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Revitalizing Global Economic and Financial Cooperation: Observations on the Global Financial Architecture

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Since the outbreak of the Asian financial crisis more than a decade ago, world leaders have been searching for ways to make the global financial system more resilient, less crisis-prone, and better able to play its essential role in supporting broadly-shared growth.

Their deliberations have touched a wide range of critical issues—not least, governance in the international financial institutions; the adequacy of financing for development; the best appropriate mix of financing and adjustment for solving balance of payments problems; and global currency arrangements.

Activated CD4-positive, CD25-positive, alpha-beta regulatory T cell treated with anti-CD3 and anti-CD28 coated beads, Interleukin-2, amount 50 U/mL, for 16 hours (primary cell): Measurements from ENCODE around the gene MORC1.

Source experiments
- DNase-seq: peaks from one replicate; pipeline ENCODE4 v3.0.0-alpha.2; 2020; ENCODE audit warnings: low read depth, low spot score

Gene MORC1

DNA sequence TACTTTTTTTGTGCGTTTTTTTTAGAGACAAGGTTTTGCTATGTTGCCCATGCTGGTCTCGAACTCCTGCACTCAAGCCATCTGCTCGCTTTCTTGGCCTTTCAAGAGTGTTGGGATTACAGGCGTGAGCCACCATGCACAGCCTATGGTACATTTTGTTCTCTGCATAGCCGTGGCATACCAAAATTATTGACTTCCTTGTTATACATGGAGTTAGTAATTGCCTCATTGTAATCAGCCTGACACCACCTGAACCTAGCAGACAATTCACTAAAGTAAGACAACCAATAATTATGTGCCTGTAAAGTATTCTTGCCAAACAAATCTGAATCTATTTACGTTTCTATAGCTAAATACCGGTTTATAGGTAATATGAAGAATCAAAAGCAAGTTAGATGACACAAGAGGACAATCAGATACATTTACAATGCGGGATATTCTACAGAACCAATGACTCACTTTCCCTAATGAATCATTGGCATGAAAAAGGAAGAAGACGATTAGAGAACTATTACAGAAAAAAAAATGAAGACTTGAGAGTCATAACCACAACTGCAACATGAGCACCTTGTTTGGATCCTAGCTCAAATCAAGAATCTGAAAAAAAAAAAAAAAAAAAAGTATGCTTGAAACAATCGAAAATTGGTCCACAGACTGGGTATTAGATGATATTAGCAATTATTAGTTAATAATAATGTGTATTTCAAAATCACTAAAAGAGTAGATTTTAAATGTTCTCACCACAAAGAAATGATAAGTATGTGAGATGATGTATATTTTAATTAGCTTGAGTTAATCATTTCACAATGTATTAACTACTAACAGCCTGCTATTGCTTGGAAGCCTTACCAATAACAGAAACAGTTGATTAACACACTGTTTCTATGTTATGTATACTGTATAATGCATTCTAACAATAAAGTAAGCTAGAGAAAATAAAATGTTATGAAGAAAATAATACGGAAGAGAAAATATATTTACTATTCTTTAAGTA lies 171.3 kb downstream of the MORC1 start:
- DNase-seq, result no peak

Today I do not plan to comment in detail on these important issues. By now I think most of us are convinced of the need for the IMF and other global institutions to adapt their voting shares and governance structures to reflect the growing importance of emerging market countries in the global economy. What remains is for decision makers to get serious, and get on with the job. There has been a quantum jump in IMF resources, and discussions are underway on capital increases for the multilateral development banks. Recent economic literature includes many provocative suggestions regarding currency issues, the SDR, and the possibility of a new Bretton Woods conference. But I suspect that the degree to which the US dollar may be supplanted in the future by the SDR or by some other national currency, such as the euro or RMB, will ultimately depend on policy performance and market preferences.